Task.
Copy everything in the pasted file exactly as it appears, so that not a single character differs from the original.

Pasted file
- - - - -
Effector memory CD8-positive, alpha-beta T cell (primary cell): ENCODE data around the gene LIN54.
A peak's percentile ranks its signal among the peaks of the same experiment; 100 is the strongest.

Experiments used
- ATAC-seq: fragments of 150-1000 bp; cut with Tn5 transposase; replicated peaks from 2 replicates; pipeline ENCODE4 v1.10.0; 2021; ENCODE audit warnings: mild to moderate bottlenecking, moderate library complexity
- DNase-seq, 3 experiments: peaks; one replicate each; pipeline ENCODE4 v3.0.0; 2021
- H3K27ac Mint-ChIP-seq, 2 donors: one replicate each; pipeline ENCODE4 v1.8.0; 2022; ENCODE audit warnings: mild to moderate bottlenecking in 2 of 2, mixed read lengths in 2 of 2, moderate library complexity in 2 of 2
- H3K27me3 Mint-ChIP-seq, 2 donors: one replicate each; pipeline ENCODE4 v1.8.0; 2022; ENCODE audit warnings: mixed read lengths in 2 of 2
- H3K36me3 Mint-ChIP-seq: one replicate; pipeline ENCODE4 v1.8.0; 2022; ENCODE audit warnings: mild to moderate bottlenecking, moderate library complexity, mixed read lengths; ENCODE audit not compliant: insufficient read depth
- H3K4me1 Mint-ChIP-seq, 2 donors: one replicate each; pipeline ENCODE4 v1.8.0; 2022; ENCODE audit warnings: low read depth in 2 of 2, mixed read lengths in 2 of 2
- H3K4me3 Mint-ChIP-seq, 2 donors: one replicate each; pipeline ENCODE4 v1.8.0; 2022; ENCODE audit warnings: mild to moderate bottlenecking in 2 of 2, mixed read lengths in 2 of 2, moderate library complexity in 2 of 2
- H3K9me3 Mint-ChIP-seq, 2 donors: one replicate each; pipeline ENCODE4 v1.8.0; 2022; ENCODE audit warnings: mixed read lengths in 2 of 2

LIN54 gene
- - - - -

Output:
Effector memory CD8-positive, alpha-beta T cell (primary cell): ENCODE data around the gene LIN54.
A peak's percentile ranks its signal among the peaks of the same experiment; 100 is the strongest.

Experiments used
- ATAC-seq: fragments of 150-1000 bp; cut with Tn5 transposase; replicated peaks from 2 replicates; pipeline ENCODE4 v1.10.0; 2021; ENCODE audit warnings: mild to moderate bottlenecking, moderate library complexity
- DNase-seq, 3 experiments: peaks; one replicate each; pipeline ENCODE4 v3.0.0; 2021
- H3K27ac Mint-ChIP-seq, 2 donors: one replicate each; pipeline ENCODE4 v1.8.0; 2022; ENCODE audit warnings: mild to moderate bottlenecking in 2 of 2, mixed read lengths in 2 of 2, moderate library complexity in 2 of 2
- H3K27me3 Mint-ChIP-seq, 2 donors: one replicate each; pipeline ENCODE4 v1.8.0; 2022; ENCODE audit warnings: mixed read lengths in 2 of 2
- H3K36me3 Mint-ChIP-seq: one replicate; pipeline ENCODE4 v1.8.0; 2022; ENCODE audit warnings: mild to moderate bottlenecking, moderate library complexity, mixed read lengths; ENCODE audit not compliant: insufficient read depth
- H3K4me1 Mint-ChIP-seq, 2 donors: one replicate each; pipeline ENCODE4 v1.8.0; 2022; ENCODE audit warnings: low read depth in 2 of 2, mixed read lengths in 2 of 2
- H3K4me3 Mint-ChIP-seq, 2 donors: one replicate each; pipeline ENCODE4 v1.8.0; 2022; ENCODE audit warnings: mild to moderate bottlenecking in 2 of 2, mixed read lengths in 2 of 2, moderate library complexity in 2 of 2
- H3K9me3 Mint-ChIP-seq, 2 donors: one replicate each; pipeline ENCODE4 v1.8.0; 2022; ENCODE audit warnings: mixed read lengths in 2 of 2

LIN54 gene